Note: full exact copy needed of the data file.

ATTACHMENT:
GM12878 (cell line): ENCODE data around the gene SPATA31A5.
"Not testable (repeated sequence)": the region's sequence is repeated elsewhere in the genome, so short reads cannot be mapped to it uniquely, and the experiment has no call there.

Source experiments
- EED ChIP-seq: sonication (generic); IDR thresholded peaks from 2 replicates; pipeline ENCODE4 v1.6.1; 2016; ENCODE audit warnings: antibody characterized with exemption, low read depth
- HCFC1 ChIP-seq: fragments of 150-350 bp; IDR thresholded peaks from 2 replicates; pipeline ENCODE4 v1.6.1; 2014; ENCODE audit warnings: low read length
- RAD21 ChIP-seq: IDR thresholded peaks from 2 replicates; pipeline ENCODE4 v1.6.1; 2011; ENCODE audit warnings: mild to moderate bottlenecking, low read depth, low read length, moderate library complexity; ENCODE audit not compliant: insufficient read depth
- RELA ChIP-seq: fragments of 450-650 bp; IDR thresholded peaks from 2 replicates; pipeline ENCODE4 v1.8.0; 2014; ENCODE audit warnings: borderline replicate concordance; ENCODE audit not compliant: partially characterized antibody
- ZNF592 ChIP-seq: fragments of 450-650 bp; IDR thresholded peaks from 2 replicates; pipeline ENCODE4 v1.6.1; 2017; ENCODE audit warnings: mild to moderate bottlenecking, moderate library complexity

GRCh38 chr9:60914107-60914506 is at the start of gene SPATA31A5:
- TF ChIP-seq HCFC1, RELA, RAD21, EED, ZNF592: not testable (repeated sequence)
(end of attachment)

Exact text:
GM12878 (cell line): ENCODE data around the gene SPATA31A5.
"Not testable (repeated sequence)": the region's sequence is repeated elsewhere in the genome, so short reads cannot be mapped to it uniquely, and the experiment has no call there.

Source experiments
- EED ChIP-seq: sonication (generic); IDR thresholded peaks from 2 replicates; pipeline ENCODE4 v1.6.1; 2016; ENCODE audit warnings: antibody characterized with exemption, low read depth
- HCFC1 ChIP-seq: fragments of 150-350 bp; IDR thresholded peaks from 2 replicates; pipeline ENCODE4 v1.6.1; 2014; ENCODE audit warnings: low read length
- RAD21 ChIP-seq: IDR thresholded peaks from 2 replicates; pipeline ENCODE4 v1.6.1; 2011; ENCODE audit warnings: mild to moderate bottlenecking, low read depth, low read length, moderate library complexity; ENCODE audit not compliant: insufficient read depth
- RELA ChIP-seq: fragments of 450-650 bp; IDR thresholded peaks from 2 replicates; pipeline ENCODE4 v1.8.0; 2014; ENCODE audit warnings: borderline replicate concordance; ENCODE audit not compliant: partially characterized antibody
- ZNF592 ChIP-seq: fragments of 450-650 bp; IDR thresholded peaks from 2 replicates; pipeline ENCODE4 v1.6.1; 2017; ENCODE audit warnings: mild to moderate bottlenecking, moderate library complexity

GRCh38 chr9:60914107-60914506 is at the start of gene SPATA31A5:
- TF ChIP-seq HCFC1, RELA, RAD21, EED, ZNF592: not testable (repeated sequence)